A Visit to Bermuda Radio

While the Clarke family aboard Osprey were cruising Bermuda, they made a side trip to the headquarters Maritime Operations Centre.

Bermuda Radio
Martin Williams, the duty officer at Bermuda Radio, presides over the array of VHFs, SSBs, and computer monitors that watch and listen to everything happening to boats within a 200-mile radius of the island.Wendy Mitman Clarke

Towering in the middle, like a castle keep surrounded by a dry moat, stood a stark white building whose roof bristled with antennae.For sailors this is a bit like Mecca—the home of Bermuda Radio. We had called ahead to get a tour, and Denis Rowe, Chief Maritime Operations Controller, was happy to oblige.

Martin Williams, the officer on duty, sat behind a phalanx of screens and radios, the nerve center of all maritime operations in and near Bermuda. Bright green slashes on the monitors showed the positions of all vessels within the various radars’ eyes, while on enormous wall charts of the North Atlantic through the West Indies, red lines designated search-and-rescue areas of all agencies. About a thousand yachts a year, as well as all ships and tugs, are monitored from the moment they approach Bermudian waters until they leave, and while some may balk at this sort of Big Brotherly attention, I’ve never found it oppressive. These are the people who will help guide a ship or boat through or around the reef if it’s in trouble, or send a search-and-rescue boat out to find you if you’re lost or disabled. They’re famous in sailing circles for their cool heads and calm voices in tense situations. “All of our guys are former deck officers, merchant officers, and merchant mariners,” Rowe said. “They all have a solid background, and that’s because only one person is on watch. We want the voice on the radio to be calm and assured. People say, ‘We heard your voice and it was so reassuring,’ and that’s what it’s all about. There’s a very high bar here and we want to keep it there.”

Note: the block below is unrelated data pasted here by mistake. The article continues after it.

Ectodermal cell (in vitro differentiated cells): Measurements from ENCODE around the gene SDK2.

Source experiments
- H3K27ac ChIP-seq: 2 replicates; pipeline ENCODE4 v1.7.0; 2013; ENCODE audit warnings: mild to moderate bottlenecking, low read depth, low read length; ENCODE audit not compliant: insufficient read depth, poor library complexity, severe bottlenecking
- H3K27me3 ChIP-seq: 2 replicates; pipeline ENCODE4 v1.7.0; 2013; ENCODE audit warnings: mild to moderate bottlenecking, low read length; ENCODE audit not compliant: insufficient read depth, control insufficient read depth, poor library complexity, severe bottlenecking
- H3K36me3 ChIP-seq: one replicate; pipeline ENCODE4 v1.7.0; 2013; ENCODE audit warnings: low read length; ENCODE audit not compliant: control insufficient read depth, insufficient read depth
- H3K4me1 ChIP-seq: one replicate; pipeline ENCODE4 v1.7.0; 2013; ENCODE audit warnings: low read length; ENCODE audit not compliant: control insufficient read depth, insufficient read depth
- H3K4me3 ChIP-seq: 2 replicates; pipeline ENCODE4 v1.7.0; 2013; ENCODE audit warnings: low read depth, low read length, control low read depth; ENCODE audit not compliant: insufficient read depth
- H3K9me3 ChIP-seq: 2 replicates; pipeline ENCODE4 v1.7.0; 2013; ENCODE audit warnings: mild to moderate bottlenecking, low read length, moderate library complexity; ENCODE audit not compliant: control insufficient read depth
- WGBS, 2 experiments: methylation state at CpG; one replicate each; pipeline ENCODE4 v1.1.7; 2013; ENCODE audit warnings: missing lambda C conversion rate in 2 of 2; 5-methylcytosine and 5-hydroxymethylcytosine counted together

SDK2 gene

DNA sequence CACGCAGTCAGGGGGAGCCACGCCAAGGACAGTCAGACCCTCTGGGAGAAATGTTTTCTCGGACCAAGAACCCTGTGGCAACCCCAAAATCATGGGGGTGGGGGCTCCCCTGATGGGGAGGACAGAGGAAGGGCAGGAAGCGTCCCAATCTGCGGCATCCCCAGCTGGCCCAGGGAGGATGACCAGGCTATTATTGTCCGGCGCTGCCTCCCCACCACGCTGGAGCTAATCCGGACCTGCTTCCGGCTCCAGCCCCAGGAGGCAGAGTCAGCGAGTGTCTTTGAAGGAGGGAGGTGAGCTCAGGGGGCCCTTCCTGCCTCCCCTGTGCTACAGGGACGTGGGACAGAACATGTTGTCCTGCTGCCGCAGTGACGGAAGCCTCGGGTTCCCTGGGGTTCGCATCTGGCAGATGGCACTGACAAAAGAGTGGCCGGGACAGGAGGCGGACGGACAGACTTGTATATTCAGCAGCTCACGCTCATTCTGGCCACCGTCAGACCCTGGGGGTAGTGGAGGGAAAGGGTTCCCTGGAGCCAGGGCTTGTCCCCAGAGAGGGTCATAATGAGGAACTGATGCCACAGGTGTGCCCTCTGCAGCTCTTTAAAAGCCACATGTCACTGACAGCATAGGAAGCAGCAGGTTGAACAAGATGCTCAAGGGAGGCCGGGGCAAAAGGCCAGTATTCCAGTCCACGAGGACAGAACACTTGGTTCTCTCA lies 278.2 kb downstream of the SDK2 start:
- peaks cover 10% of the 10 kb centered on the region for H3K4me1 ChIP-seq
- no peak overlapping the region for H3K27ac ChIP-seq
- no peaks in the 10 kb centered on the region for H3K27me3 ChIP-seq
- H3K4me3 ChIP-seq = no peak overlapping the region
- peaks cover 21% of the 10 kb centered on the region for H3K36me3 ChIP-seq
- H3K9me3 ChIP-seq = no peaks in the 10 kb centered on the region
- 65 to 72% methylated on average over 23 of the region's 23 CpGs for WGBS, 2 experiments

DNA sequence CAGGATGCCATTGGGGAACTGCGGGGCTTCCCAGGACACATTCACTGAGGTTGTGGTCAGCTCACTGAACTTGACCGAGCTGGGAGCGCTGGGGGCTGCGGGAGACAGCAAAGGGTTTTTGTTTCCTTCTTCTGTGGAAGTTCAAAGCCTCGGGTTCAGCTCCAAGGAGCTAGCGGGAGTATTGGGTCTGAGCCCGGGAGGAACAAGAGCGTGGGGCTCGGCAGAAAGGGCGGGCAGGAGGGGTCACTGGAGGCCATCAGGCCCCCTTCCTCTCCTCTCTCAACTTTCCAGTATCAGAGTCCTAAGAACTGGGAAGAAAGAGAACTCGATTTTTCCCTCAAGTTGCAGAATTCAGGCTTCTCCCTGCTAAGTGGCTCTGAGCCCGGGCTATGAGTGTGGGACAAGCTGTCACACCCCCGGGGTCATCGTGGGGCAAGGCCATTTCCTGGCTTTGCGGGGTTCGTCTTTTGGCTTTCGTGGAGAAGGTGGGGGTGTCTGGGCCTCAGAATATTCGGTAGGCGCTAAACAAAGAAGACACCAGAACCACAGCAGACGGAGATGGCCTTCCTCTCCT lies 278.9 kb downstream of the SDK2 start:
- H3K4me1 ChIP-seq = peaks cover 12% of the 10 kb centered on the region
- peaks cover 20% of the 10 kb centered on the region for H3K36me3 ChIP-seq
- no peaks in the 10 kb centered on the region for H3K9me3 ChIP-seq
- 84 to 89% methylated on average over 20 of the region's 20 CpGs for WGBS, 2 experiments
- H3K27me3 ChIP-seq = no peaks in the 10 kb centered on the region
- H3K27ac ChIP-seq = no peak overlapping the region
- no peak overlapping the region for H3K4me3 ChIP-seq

“I’m a coiled spring,” said Williams, with the same dry wit he used to describe being on duty during Hurricane Fabian, which rampaged across the island as a category three storm in 2003. Four people were swept to their deaths off the causeway connecting St. David’s to the main island, and wind speeds reached 147 knots. “It was windy, yeah,” Williams said, “gentle zephyrs. I was up here for 32 hours. The antennae mast came down with a bit of a clunk, and it had the anemometer on it.”